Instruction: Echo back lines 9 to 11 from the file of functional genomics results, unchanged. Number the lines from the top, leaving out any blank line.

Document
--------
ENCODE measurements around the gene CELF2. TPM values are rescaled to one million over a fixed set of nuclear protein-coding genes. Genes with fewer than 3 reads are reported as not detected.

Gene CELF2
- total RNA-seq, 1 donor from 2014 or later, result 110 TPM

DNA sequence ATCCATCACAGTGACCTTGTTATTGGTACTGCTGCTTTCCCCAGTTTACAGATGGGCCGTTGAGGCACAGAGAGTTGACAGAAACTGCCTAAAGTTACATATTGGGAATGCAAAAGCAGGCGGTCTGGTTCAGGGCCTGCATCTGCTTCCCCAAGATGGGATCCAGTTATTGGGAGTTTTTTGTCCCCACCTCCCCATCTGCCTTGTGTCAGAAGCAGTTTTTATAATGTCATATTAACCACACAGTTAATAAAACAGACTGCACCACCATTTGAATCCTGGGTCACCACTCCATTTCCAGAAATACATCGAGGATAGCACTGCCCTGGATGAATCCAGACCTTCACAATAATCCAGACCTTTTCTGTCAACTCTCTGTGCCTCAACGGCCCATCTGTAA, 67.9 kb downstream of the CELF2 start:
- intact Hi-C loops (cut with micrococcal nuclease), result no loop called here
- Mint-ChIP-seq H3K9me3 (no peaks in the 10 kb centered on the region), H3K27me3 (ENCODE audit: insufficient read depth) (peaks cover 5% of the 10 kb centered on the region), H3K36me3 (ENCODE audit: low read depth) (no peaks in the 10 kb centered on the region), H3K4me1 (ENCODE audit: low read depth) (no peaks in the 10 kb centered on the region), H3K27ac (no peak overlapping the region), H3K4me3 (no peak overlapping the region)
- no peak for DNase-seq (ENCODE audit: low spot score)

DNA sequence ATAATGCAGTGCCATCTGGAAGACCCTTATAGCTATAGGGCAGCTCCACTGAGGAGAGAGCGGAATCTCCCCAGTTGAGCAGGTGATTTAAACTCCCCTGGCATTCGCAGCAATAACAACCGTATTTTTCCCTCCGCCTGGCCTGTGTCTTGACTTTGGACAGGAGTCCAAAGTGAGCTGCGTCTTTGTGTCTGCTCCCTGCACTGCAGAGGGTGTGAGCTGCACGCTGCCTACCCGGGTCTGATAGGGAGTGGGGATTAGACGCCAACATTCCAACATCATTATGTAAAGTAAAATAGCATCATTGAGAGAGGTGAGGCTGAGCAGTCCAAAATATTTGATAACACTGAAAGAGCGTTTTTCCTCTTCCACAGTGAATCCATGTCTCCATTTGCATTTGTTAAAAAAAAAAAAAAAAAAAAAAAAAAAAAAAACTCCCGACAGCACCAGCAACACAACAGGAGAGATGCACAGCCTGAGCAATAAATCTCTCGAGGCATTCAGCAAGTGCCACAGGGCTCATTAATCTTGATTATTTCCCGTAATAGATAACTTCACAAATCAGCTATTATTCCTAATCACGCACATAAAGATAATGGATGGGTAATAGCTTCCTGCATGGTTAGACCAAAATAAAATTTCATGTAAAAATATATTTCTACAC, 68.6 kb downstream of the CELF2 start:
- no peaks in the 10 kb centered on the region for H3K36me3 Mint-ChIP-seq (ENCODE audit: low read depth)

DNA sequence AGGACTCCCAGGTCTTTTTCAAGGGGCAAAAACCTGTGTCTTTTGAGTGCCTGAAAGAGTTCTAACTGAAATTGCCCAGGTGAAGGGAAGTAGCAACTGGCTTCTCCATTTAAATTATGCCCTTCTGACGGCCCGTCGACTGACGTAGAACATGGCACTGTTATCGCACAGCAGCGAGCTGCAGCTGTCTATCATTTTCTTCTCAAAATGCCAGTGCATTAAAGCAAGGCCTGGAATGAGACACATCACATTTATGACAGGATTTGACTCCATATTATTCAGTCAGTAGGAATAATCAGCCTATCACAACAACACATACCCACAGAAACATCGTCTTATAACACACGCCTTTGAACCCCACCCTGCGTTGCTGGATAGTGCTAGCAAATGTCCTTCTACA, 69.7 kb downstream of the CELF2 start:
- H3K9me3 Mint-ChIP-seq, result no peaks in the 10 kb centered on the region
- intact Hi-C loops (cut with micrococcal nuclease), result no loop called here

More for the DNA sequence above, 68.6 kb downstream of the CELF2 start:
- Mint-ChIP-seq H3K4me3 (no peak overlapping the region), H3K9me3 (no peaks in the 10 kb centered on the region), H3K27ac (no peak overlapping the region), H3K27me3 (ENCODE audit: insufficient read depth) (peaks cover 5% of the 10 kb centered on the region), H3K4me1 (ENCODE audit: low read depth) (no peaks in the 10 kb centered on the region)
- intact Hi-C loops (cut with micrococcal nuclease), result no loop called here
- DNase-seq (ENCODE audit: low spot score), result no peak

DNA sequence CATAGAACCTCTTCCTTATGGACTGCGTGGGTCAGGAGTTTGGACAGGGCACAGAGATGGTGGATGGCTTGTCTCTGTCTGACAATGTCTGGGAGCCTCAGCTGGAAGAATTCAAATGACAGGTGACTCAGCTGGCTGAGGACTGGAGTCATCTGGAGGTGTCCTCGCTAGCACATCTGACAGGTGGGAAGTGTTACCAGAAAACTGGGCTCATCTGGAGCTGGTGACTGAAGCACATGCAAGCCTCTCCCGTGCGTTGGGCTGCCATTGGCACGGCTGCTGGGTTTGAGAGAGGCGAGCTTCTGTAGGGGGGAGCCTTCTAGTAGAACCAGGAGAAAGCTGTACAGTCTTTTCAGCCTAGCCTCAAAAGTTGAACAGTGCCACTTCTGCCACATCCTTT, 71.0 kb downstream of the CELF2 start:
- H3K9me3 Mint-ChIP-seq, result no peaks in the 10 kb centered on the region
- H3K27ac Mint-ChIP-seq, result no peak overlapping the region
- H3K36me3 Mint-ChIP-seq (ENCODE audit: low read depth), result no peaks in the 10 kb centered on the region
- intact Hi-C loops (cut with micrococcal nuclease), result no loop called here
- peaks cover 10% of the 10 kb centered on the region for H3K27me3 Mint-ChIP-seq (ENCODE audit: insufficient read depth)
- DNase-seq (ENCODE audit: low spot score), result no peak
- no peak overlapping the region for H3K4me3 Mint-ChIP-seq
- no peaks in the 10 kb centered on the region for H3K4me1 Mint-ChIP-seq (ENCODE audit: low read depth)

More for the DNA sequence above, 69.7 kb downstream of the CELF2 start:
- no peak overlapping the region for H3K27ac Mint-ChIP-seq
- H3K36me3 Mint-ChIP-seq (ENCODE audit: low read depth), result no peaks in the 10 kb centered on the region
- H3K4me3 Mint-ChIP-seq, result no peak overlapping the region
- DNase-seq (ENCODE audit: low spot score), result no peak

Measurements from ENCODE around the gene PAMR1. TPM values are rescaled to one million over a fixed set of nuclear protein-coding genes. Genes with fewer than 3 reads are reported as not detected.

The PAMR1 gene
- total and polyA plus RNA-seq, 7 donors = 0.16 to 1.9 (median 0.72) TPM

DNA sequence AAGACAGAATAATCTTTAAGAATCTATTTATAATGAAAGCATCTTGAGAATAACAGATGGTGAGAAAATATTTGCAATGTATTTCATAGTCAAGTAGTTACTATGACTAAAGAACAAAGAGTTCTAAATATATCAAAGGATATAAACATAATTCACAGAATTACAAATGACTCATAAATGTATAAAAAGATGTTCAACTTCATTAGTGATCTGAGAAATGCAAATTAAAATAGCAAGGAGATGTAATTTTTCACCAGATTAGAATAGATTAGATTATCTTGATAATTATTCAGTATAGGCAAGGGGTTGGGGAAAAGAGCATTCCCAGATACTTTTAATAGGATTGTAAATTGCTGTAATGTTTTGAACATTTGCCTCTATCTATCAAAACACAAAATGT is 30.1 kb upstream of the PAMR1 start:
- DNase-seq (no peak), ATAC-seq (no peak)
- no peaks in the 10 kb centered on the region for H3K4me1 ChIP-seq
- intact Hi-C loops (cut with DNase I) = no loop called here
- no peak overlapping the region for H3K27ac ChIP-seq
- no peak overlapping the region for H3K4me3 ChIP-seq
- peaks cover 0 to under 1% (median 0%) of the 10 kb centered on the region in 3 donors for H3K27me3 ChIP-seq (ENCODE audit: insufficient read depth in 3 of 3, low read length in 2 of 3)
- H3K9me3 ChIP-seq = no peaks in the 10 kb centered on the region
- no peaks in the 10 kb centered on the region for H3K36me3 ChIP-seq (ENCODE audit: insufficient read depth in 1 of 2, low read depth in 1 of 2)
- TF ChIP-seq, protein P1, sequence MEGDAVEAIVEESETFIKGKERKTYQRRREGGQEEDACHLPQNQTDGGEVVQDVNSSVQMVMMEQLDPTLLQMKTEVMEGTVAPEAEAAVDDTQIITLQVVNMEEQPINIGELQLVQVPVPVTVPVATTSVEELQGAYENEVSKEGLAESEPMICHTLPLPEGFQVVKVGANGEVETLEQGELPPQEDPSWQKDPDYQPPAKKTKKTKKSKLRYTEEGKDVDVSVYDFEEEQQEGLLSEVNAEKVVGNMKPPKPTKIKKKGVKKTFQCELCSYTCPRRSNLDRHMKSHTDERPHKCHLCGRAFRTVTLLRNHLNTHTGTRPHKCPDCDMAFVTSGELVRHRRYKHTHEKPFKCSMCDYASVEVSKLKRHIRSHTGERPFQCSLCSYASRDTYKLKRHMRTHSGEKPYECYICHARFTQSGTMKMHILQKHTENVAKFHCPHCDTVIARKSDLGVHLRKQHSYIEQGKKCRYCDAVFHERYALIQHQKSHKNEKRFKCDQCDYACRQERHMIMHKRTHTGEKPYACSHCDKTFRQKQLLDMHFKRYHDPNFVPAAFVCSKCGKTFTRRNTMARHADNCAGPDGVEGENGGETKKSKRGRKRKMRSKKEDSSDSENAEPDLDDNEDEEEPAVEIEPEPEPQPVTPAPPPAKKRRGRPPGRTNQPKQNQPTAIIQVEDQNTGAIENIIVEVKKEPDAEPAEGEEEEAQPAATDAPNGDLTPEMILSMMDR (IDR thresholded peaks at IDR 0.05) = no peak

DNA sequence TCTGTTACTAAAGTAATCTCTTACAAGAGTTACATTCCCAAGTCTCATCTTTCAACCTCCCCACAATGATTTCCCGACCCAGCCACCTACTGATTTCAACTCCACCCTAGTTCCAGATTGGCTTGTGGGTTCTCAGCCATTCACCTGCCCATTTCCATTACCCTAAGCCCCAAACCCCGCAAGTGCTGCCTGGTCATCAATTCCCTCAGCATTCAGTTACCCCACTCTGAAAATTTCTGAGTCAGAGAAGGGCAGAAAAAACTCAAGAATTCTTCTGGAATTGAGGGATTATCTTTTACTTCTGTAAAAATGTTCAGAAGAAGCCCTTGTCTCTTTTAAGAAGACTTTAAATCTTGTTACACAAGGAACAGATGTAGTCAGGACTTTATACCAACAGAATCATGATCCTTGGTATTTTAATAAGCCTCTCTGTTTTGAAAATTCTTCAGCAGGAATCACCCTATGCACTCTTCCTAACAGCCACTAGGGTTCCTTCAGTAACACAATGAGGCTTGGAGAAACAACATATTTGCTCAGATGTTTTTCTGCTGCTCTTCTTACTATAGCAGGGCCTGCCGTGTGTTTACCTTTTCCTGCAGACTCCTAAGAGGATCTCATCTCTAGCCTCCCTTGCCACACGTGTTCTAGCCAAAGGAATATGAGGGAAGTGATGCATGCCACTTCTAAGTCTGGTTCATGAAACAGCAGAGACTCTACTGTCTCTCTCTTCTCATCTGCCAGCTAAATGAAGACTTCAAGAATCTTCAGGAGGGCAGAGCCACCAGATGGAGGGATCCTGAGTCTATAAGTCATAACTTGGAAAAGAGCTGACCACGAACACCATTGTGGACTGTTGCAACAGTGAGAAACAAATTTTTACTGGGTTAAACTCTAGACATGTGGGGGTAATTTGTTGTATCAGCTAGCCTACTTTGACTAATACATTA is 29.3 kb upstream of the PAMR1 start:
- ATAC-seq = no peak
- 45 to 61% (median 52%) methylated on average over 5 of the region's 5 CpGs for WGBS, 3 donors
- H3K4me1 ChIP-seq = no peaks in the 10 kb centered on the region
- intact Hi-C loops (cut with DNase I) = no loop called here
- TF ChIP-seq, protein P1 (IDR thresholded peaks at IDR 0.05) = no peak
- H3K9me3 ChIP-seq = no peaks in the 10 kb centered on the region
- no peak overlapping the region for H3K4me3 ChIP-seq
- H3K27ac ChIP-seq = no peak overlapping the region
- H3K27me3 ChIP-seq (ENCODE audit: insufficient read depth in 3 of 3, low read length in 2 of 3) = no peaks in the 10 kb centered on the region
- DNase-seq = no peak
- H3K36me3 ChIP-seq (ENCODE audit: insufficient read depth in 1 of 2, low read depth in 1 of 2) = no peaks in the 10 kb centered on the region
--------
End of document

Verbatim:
- no peaks in the 10 kb centered on the region for H3K36me3 Mint-ChIP-seq (ENCODE audit: low read depth)

DNA sequence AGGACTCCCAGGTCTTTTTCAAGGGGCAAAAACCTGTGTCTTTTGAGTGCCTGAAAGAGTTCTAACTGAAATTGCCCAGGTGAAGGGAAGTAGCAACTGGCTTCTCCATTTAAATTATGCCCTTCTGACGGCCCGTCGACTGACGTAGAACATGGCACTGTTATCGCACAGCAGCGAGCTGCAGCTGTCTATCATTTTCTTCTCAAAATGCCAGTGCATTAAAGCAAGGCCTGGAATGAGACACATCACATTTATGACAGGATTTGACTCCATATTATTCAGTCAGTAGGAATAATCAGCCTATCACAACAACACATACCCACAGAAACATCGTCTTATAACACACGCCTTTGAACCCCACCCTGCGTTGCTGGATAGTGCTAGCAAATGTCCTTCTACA, 69.7 kb downstream of the CELF2 start:
- H3K9me3 Mint-ChIP-seq, result no peaks in the 10 kb centered on the region